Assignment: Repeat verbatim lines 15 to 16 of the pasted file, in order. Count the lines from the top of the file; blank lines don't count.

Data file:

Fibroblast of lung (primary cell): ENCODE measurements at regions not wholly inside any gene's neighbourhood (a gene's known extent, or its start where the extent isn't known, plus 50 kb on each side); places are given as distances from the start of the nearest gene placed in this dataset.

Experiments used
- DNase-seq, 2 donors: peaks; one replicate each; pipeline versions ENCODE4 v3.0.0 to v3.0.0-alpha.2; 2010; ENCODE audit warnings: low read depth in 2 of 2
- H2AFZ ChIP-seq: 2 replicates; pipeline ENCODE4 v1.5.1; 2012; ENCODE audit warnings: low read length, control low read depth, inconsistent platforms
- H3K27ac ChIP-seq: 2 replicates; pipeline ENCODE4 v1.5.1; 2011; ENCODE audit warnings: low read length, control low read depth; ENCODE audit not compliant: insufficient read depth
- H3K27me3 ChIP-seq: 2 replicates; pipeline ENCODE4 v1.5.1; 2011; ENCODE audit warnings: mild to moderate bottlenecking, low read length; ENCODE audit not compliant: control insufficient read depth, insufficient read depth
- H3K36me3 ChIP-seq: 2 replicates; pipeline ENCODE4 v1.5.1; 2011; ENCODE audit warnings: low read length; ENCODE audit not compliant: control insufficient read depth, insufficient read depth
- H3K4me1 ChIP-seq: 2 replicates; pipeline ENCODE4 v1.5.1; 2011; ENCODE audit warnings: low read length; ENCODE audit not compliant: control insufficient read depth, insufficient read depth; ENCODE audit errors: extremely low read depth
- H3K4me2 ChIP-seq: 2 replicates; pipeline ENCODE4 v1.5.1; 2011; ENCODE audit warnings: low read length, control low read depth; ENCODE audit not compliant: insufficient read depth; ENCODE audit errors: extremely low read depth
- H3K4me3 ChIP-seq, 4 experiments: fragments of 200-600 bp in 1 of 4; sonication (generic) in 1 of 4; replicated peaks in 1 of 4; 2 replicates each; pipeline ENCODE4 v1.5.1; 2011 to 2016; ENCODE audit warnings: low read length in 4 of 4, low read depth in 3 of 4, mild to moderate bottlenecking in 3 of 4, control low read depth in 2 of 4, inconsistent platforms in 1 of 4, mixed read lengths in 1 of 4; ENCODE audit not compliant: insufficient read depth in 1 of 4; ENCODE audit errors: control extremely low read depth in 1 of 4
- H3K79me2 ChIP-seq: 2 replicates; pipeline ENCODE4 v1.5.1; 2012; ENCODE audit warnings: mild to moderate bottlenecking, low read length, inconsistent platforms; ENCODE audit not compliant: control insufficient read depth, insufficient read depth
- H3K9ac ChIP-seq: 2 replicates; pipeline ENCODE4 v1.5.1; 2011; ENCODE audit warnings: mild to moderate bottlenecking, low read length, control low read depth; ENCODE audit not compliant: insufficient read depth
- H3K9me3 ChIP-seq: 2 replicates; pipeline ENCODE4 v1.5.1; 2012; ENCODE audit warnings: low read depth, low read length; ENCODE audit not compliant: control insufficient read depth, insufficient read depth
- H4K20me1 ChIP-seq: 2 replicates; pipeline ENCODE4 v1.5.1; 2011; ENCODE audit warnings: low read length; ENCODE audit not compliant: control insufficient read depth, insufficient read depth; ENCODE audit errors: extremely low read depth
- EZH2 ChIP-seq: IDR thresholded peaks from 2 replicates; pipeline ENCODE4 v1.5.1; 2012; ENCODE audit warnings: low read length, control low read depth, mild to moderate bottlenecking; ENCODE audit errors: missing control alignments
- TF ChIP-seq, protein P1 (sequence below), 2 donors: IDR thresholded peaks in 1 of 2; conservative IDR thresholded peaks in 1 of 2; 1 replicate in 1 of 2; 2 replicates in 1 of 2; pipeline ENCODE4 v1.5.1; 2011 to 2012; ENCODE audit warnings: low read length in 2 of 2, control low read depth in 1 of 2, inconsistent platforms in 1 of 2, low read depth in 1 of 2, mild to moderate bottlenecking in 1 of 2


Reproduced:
- EZH2 ChIP-seq: IDR thresholded peaks from 2 replicates; pipeline ENCODE4 v1.5.1; 2012; ENCODE audit warnings: low read length, control low read depth, mild to moderate bottlenecking; ENCODE audit errors: missing control alignments
- TF ChIP-seq, protein P1 (sequence below), 2 donors: IDR thresholded peaks in 1 of 2; conservative IDR thresholded peaks in 1 of 2; 1 replicate in 1 of 2; 2 replicates in 1 of 2; pipeline ENCODE4 v1.5.1; 2011 to 2012; ENCODE audit warnings: low read length in 2 of 2, control low read depth in 1 of 2, inconsistent platforms in 1 of 2, low read depth in 1 of 2, mild to moderate bottlenecking in 1 of 2